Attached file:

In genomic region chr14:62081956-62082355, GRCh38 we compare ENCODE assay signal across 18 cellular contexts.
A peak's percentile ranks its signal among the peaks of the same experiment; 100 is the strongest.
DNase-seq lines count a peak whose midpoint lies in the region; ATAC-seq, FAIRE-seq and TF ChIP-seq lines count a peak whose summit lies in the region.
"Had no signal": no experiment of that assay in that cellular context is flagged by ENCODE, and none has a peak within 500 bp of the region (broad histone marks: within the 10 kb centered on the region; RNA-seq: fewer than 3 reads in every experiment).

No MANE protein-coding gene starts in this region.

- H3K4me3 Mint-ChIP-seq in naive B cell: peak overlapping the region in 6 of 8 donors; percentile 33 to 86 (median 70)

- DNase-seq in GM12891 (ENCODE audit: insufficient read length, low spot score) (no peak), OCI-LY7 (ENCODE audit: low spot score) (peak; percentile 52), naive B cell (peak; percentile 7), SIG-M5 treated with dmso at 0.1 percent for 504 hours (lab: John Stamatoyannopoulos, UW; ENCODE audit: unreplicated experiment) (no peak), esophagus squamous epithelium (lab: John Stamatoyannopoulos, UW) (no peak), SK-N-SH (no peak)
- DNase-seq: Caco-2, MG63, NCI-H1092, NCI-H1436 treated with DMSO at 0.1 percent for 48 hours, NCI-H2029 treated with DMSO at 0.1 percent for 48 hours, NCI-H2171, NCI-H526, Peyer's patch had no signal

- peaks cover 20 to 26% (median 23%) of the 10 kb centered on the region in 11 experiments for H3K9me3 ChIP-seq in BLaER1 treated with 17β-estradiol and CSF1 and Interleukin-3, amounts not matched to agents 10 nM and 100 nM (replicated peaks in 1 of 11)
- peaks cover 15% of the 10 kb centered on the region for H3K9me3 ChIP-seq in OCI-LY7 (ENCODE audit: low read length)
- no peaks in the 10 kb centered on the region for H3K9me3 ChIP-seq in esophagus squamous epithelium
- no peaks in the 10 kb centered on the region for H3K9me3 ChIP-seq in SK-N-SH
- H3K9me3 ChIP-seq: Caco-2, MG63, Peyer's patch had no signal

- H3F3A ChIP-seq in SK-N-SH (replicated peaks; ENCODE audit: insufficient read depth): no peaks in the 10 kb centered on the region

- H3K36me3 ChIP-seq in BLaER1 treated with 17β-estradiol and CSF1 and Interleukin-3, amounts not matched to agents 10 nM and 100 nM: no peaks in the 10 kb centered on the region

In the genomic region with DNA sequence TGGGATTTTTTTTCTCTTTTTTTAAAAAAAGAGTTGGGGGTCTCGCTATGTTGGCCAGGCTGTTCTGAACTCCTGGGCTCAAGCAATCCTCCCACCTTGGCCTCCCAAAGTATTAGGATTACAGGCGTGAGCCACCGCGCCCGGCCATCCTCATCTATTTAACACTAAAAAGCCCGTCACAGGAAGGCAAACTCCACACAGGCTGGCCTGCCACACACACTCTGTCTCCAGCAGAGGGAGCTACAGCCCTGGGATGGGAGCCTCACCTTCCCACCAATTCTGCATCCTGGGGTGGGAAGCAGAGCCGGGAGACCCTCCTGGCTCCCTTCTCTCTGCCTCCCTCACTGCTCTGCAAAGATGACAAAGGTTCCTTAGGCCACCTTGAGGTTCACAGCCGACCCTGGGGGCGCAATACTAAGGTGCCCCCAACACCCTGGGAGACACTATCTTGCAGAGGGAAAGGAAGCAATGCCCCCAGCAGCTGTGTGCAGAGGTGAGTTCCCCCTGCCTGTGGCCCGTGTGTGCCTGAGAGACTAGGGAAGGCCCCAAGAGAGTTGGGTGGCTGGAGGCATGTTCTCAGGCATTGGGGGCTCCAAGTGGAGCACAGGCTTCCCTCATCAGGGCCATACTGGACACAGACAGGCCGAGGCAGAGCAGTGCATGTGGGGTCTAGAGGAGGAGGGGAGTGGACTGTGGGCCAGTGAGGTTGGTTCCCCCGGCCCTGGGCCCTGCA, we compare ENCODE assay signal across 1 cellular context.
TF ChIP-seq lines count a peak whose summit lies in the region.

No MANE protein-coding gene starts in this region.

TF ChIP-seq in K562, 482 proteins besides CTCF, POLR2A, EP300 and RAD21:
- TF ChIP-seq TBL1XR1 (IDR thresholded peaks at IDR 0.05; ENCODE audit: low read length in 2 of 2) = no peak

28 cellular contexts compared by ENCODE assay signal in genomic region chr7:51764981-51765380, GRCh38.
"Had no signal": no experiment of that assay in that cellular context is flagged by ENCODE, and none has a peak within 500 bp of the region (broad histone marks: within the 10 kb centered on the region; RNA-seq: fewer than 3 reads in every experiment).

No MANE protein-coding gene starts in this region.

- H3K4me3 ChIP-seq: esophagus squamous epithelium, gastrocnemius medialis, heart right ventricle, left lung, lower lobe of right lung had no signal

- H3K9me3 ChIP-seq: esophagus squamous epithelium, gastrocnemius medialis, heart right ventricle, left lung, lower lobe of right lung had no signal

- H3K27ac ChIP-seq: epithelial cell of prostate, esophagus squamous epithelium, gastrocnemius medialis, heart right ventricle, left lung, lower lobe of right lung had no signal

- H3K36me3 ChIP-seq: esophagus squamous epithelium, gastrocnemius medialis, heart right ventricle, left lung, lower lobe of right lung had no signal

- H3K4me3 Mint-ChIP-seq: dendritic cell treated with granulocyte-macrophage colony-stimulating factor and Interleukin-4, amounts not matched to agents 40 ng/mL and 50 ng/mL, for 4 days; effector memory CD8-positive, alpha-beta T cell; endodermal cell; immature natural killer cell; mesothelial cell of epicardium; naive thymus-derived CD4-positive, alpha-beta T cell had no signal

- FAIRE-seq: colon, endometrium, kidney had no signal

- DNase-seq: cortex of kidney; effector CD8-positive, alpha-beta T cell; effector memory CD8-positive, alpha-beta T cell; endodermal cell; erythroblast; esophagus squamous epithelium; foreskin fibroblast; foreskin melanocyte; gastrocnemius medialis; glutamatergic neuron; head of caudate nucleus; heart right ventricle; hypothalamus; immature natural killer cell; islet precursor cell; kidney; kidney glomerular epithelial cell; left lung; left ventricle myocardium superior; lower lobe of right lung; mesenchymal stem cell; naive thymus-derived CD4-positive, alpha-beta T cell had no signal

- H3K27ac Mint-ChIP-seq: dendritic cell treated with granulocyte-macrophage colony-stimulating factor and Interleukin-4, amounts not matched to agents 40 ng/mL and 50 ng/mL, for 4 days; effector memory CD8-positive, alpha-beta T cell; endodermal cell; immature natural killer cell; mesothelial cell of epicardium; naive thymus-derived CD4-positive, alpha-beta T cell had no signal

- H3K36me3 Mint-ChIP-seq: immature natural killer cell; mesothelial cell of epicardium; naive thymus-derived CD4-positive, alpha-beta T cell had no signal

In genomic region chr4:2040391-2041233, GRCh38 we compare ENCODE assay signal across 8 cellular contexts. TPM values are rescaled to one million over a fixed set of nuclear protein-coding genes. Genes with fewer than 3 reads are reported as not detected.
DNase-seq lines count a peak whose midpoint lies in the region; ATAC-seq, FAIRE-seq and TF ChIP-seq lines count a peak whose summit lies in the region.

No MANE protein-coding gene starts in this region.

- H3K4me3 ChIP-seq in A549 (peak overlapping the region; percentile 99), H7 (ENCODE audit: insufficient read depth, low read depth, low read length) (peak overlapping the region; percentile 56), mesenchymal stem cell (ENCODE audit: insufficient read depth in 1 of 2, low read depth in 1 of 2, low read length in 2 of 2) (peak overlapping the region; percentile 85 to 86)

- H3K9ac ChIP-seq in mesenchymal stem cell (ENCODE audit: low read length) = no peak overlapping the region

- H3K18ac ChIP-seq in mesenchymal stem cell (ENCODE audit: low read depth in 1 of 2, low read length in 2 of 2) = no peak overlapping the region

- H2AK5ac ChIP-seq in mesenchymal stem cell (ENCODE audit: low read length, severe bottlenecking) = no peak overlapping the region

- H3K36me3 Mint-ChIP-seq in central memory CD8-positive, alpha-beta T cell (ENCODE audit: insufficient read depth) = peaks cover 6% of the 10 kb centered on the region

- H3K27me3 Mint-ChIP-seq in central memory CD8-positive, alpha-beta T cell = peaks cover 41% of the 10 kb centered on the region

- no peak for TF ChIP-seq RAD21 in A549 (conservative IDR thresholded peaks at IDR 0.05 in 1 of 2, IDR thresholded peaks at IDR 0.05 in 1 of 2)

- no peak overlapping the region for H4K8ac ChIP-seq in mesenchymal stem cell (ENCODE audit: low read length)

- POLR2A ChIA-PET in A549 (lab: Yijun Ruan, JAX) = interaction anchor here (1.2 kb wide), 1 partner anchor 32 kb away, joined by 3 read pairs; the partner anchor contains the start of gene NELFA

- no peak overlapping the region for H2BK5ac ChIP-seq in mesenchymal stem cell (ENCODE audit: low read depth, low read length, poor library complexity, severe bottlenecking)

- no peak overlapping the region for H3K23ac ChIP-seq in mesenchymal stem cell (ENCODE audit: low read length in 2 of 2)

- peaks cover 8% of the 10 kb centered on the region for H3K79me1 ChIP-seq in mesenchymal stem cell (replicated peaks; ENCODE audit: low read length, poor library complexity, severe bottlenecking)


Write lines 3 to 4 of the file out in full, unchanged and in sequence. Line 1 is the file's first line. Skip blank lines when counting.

DNase-seq lines count a peak whose midpoint lies in the region; ATAC-seq, FAIRE-seq and TF ChIP-seq lines count a peak whose summit lies in the region.
"Had no signal": no experiment of that assay in that cellular context is flagged by ENCODE, and none has a peak within 500 bp of the region (broad histone marks: within the 10 kb centered on the region; RNA-seq: fewer than 3 reads in every experiment).